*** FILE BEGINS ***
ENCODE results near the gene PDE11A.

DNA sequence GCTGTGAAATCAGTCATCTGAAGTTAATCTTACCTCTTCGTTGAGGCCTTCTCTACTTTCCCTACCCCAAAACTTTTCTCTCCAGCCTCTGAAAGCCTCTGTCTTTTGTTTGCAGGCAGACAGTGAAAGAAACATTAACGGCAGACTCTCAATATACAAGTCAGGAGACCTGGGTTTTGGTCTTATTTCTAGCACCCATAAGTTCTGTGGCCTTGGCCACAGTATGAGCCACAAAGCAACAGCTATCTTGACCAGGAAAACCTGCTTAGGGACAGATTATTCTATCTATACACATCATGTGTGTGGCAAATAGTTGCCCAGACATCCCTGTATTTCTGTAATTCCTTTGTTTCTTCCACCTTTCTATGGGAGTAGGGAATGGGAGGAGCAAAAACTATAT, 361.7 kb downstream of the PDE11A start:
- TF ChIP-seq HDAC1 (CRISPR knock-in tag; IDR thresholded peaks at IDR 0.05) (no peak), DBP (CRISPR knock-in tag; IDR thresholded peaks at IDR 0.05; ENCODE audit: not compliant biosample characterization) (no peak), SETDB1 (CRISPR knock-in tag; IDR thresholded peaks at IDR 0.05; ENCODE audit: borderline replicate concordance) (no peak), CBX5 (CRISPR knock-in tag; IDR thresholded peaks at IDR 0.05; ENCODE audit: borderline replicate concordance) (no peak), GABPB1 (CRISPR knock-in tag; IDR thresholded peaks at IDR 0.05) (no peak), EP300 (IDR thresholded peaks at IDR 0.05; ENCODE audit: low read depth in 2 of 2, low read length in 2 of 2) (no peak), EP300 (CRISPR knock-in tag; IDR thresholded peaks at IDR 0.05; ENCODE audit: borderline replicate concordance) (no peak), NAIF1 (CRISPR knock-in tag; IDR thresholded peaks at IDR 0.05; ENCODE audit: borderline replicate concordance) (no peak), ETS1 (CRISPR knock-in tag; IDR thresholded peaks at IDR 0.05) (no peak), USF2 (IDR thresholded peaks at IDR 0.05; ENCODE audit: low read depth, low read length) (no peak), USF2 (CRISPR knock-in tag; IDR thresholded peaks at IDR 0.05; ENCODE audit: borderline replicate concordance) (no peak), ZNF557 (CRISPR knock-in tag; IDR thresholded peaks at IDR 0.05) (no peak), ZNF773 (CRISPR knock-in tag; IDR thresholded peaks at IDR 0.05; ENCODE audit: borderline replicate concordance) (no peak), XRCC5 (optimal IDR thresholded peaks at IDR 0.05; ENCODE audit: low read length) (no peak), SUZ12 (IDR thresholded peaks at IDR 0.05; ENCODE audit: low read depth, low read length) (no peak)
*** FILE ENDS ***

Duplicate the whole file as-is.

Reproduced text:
ENCODE results near the gene PDE11A.

DNA sequence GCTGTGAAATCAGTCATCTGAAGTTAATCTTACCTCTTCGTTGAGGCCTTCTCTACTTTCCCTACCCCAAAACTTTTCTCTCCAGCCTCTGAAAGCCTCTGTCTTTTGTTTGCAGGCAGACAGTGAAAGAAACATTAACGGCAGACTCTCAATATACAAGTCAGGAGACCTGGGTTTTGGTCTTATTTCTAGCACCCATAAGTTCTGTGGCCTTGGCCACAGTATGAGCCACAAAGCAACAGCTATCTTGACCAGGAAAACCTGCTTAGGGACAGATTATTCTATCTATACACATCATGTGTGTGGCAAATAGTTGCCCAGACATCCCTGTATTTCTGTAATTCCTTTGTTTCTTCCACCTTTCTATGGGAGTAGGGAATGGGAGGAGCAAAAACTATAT, 361.7 kb downstream of the PDE11A start:
- TF ChIP-seq HDAC1 (CRISPR knock-in tag; IDR thresholded peaks at IDR 0.05) (no peak), DBP (CRISPR knock-in tag; IDR thresholded peaks at IDR 0.05; ENCODE audit: not compliant biosample characterization) (no peak), SETDB1 (CRISPR knock-in tag; IDR thresholded peaks at IDR 0.05; ENCODE audit: borderline replicate concordance) (no peak), CBX5 (CRISPR knock-in tag; IDR thresholded peaks at IDR 0.05; ENCODE audit: borderline replicate concordance) (no peak), GABPB1 (CRISPR knock-in tag; IDR thresholded peaks at IDR 0.05) (no peak), EP300 (IDR thresholded peaks at IDR 0.05; ENCODE audit: low read depth in 2 of 2, low read length in 2 of 2) (no peak), EP300 (CRISPR knock-in tag; IDR thresholded peaks at IDR 0.05; ENCODE audit: borderline replicate concordance) (no peak), NAIF1 (CRISPR knock-in tag; IDR thresholded peaks at IDR 0.05; ENCODE audit: borderline replicate concordance) (no peak), ETS1 (CRISPR knock-in tag; IDR thresholded peaks at IDR 0.05) (no peak), USF2 (IDR thresholded peaks at IDR 0.05; ENCODE audit: low read depth, low read length) (no peak), USF2 (CRISPR knock-in tag; IDR thresholded peaks at IDR 0.05; ENCODE audit: borderline replicate concordance) (no peak), ZNF557 (CRISPR knock-in tag; IDR thresholded peaks at IDR 0.05) (no peak), ZNF773 (CRISPR knock-in tag; IDR thresholded peaks at IDR 0.05; ENCODE audit: borderline replicate concordance) (no peak), XRCC5 (optimal IDR thresholded peaks at IDR 0.05; ENCODE audit: low read length) (no peak), SUZ12 (IDR thresholded peaks at IDR 0.05; ENCODE audit: low read depth, low read length) (no peak)